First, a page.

Supervisors who regularly interact with these children also notice the impact the youth teachers have on the children. In response to the teaching reports, supervisors often noted that they were “very impressed.” From their perspective, the youth teachers “gave kids a safe environment [in which] to think and share.” Because the youth teachers were more comfortable in teaching and were able to build relationships with the children, “the youth learned a lot [and] it felt welcoming.” They were “very patient and pleasant with kids.” One particular supervisor commented, “All the [children were] amazed. The youth teachers did an awesome job with directions and helping the [children] that did not understand.” Ultimately, “campers were engaged and excited to be there.” They wanted to keep doing the activities and even “some wanted to use their projects at home.”
Failure? Big seeming unsolvable problems? No problem! – teaching builds better confidence in ones self, which in turn allows youth to take on bigger challenges, which in turn may prompt them to ask peers for help or teach other peers, which in turn builds more confidence.
Gabe, a new youth teacher mentioned earlier, and Thu, a returning youth teacher, stared intently at Gabe’s computer screen with furrowed eyebrows. They were faced with a seemingly impossible challenge: something had gone wrong in Gabe’s Arduino line coding. Then they began talking out the code, trying various ways to get it to work. Eventually, with each other’s help, they were able to solve the issue. A week later, Thu ran into a similar problem: her Arduino coding of a new motion sensor was going out of whack. She asked for Gabe’s help and the same process ensued, furrowed eyebrows and intent stares and all.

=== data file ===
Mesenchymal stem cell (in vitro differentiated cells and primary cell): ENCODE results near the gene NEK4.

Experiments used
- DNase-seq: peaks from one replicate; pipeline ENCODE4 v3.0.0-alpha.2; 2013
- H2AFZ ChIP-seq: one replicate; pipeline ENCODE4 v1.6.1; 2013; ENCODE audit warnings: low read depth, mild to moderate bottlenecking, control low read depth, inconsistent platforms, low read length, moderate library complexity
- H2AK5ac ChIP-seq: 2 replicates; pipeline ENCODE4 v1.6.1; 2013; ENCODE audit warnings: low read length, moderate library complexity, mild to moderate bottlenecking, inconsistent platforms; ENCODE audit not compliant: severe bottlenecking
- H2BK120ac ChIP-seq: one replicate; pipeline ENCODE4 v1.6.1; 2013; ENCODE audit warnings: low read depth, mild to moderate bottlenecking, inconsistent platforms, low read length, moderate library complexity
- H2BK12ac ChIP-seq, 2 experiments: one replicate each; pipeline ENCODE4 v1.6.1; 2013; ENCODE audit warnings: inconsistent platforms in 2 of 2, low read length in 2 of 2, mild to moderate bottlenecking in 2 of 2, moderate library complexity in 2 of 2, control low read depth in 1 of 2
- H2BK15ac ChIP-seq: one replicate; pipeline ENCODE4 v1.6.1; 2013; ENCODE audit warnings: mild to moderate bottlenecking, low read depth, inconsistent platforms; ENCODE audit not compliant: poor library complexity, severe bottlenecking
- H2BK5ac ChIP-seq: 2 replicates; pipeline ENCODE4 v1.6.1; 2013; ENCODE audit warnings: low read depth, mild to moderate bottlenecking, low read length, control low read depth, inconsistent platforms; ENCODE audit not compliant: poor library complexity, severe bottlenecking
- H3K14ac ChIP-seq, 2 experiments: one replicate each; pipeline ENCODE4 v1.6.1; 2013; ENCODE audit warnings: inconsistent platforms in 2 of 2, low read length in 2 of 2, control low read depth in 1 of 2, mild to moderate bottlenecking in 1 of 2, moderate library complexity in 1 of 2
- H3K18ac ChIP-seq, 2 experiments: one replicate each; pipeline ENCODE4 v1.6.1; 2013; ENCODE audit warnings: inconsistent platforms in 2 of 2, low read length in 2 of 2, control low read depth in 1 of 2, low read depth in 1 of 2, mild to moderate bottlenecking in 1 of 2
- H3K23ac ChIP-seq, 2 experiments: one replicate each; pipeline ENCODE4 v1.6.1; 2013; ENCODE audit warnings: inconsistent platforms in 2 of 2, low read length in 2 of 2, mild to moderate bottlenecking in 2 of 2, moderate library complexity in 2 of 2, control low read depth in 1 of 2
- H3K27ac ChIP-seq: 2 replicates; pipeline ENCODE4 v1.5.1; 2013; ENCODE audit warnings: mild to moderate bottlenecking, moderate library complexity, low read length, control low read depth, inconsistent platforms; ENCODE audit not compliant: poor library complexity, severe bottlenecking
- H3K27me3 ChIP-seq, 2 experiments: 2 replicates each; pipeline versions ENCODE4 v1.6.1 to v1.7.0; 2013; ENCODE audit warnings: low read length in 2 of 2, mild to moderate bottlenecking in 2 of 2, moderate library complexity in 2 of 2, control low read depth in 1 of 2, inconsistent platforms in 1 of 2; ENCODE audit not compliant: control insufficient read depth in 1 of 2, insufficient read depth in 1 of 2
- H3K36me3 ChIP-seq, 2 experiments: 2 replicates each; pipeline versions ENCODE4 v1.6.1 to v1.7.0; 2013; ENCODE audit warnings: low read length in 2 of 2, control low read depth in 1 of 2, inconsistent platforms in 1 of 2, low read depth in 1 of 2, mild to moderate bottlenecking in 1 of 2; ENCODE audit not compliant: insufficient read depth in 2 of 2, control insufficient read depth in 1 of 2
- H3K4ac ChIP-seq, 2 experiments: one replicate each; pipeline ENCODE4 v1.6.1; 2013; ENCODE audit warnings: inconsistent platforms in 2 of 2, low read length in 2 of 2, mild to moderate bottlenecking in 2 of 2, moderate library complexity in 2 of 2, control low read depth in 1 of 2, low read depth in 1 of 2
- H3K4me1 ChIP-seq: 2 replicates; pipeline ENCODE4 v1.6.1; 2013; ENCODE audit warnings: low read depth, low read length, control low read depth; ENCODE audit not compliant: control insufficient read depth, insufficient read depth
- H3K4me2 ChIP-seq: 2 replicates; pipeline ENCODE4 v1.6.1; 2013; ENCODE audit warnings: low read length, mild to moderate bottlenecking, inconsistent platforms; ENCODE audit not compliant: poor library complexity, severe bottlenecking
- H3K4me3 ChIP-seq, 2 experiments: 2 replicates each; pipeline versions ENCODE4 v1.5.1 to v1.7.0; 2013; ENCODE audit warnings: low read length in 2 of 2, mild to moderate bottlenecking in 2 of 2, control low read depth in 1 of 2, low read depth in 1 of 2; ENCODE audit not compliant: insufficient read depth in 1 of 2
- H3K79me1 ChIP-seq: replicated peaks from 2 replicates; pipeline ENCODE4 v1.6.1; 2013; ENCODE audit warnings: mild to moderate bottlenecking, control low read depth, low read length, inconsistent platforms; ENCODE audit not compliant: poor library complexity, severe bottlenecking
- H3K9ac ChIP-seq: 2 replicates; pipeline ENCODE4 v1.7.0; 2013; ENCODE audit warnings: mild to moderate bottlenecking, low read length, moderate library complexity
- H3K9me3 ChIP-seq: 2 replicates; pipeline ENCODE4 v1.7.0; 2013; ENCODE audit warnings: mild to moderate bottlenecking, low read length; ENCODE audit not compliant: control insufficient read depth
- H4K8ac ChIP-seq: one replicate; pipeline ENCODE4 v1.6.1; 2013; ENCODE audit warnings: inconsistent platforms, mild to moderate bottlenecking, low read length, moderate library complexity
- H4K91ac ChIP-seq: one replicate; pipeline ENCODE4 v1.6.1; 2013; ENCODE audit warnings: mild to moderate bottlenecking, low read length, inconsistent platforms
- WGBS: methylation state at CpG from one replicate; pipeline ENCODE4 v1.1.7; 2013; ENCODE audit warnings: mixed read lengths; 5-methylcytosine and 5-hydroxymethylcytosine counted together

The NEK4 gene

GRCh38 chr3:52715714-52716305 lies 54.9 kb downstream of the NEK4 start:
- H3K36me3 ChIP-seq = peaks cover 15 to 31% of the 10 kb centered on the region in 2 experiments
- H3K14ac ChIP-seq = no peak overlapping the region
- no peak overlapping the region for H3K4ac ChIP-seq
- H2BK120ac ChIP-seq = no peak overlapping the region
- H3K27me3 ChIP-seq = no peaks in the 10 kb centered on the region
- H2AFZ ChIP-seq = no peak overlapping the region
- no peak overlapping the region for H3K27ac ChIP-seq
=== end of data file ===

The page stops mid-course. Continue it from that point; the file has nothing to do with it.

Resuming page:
Gabe and Thu were able to teach each other and collaborate to take on big problems. A huge feature of collaboration, teaching, and learning through this process is building a greater confidence to ask for help – that way big problems don’t seem so scary because you’re not alone. In the final reflections survey, youth teachers had written anecdotes about what they would do if they didn’t know how to teach an activity. Very few referred to reading the instructions. Most felt more comfortable relying on peers and learning from peers. Again, problems don’t seem so scary when youth have a community of supportive peers. That’s why youth learn best from peers.
Another huge impact of their teaching is that youth get more comfortable with failure. “It’s only a bump in the road – not a wall,” one youth wrote in the survey. Teaching children allows youth to experience different ways of failing, then getting back up and trying again. Youth can relate that to their personal experiences and persevere through their own problems.
What happens in return is that their fearlessness about failure translates to their teaching styles and impact on the children. For instance, GIMP Graphic design, similar to Adobe Photoshop, is often the hardest thing to teach. Youth at a community center were taught how to make animal GIFs. Youth teachers Marc and Lwam through their teaching styles, were able to foster confidence in the children. Afterwards, near the end of the lesson, Marc and Lwam decided to show the children a few, more complicated GIFs that they had made themselves.
One of the children said, “Woah! That’s really cool. You made that?” while looking at Marc. He replied, “Yep.” “I want to do that,” he concluded. Inspired and confident in their skills, the children weren’t as scared of failure and wanted to take on more complex projects, just like the ones the youth teachers have experienced.
These findings really support the ultimate conclusion: we should have more youth teaching. It benefits the children and peers they are teaching, and it benefits them. As shown, youth are building their confidence, seeing the impact they’re making in their community, and are then not scared to take on “scary” problems. These positive developments are what we hope to foster in our youth, so that they may go out and create bigger changes.